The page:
The Breast Blog: Not An April Fools Joke
I'm not the only one yelling FIRE.
Have you heard of something called, "The Body Burden"? No? Me neither. Until the last month or so.
What, you may wonder is this latest catch phrase and how, pray tell does it impact you?
Rest assured that the Body Burden is not a new name for your overweight 'hunk of burning love'. Nor is it a new chain of stores specializing in gadgets designed to remove the weight of the world from your shoulders.
The Body Burden is our life time collection of toxic residue that gets into and accumulates in our bodies.
Geez, I hate it when that happens.
So here's a little story from Lake County California's on-line edition of Record-bee.com, written by Douglas Fischer -- ANG Newspapers. It appeared in my inbox on March 31.
No one can prove the link. But it's there.
It's there for Susan Liroff, diagnosed with breast cancer, who spent the 1950s on Long Island where DDT saw liberal application and the 1970s as a veterinary technician in California, bathing pets in malathion and other since-banned pesticides.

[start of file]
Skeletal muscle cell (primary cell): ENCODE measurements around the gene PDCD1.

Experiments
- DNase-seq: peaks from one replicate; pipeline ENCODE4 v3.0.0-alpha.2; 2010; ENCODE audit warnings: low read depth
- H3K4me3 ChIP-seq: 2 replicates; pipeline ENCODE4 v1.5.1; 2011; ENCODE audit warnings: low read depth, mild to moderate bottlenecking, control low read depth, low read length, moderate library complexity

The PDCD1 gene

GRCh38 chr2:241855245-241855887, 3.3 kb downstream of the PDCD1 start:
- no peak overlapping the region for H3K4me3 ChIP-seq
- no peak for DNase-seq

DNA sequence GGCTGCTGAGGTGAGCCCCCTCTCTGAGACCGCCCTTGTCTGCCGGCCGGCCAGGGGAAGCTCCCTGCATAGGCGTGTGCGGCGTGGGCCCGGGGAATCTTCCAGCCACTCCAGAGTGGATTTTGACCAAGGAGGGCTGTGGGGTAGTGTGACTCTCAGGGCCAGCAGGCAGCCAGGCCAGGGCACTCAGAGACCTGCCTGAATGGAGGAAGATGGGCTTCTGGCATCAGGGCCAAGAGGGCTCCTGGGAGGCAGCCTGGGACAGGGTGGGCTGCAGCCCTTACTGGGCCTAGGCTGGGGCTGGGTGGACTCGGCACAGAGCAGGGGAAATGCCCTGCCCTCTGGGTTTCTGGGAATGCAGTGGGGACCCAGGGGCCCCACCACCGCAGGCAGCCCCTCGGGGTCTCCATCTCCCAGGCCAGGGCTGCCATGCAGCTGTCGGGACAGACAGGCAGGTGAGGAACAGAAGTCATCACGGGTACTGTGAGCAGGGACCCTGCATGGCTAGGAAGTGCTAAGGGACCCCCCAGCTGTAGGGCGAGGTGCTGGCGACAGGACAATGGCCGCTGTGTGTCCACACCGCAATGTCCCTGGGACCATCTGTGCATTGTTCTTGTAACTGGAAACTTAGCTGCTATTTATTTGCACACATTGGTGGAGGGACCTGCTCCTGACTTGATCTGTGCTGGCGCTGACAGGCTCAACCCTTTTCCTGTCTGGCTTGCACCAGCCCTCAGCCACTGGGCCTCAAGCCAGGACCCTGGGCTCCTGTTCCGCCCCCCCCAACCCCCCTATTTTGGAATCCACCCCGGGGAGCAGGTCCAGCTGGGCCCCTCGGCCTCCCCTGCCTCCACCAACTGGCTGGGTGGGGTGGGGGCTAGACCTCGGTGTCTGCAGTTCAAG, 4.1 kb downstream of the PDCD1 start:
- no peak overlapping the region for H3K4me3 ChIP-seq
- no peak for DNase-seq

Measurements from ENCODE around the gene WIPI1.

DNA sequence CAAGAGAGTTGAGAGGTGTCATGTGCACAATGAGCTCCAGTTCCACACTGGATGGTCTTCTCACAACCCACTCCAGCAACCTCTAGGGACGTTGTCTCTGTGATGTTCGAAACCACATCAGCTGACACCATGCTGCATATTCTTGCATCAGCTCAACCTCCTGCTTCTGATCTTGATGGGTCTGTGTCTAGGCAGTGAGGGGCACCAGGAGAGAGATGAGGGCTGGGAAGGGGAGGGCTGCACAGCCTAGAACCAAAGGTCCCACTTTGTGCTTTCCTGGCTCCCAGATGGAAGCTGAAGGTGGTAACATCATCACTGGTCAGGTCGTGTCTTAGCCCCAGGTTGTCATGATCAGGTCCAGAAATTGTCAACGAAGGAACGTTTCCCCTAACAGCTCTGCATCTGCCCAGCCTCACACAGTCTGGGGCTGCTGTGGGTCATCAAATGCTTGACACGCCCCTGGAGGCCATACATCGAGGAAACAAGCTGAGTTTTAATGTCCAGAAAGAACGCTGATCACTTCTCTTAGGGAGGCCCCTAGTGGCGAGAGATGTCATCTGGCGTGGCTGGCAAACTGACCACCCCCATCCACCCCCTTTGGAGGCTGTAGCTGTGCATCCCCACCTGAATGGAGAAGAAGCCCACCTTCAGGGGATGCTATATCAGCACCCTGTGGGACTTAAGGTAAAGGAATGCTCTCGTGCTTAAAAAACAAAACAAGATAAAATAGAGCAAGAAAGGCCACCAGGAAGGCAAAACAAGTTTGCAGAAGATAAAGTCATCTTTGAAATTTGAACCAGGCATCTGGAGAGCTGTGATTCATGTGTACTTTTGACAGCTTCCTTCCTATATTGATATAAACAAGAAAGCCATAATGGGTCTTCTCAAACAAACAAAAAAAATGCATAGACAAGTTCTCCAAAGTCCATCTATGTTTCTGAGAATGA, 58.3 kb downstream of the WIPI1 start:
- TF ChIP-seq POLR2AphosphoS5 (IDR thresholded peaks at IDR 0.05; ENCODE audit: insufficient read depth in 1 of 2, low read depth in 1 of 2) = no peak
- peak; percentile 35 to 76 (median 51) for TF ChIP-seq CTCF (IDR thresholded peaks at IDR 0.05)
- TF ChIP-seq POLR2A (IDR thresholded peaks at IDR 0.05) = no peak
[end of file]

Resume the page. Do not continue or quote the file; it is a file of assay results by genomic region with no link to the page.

It was there for Rose Mendez, who staked a claim as one of Los Angeles' promising young architects and won a 1997 contest to redesign San Francisco's Union Square. Non-Hodgkins lymphoma snuffed that promise in 2002, killing her at age 32.
It's there for any parent watching their 3-year-old succumb to the early signs of autism.
Something in our environment is killing us.
For 50 years, society has pumped the global environment full of synthetic chemicals, reaping benefits never before imagined. And over those 50 years our bodies, almost without exception worldwide, have become repositories for those industrial and consumer chemicals.
This is our chemical "body burden." A few years ago scientists could not even see it. Now researchers are finding some of these compounds impair our health.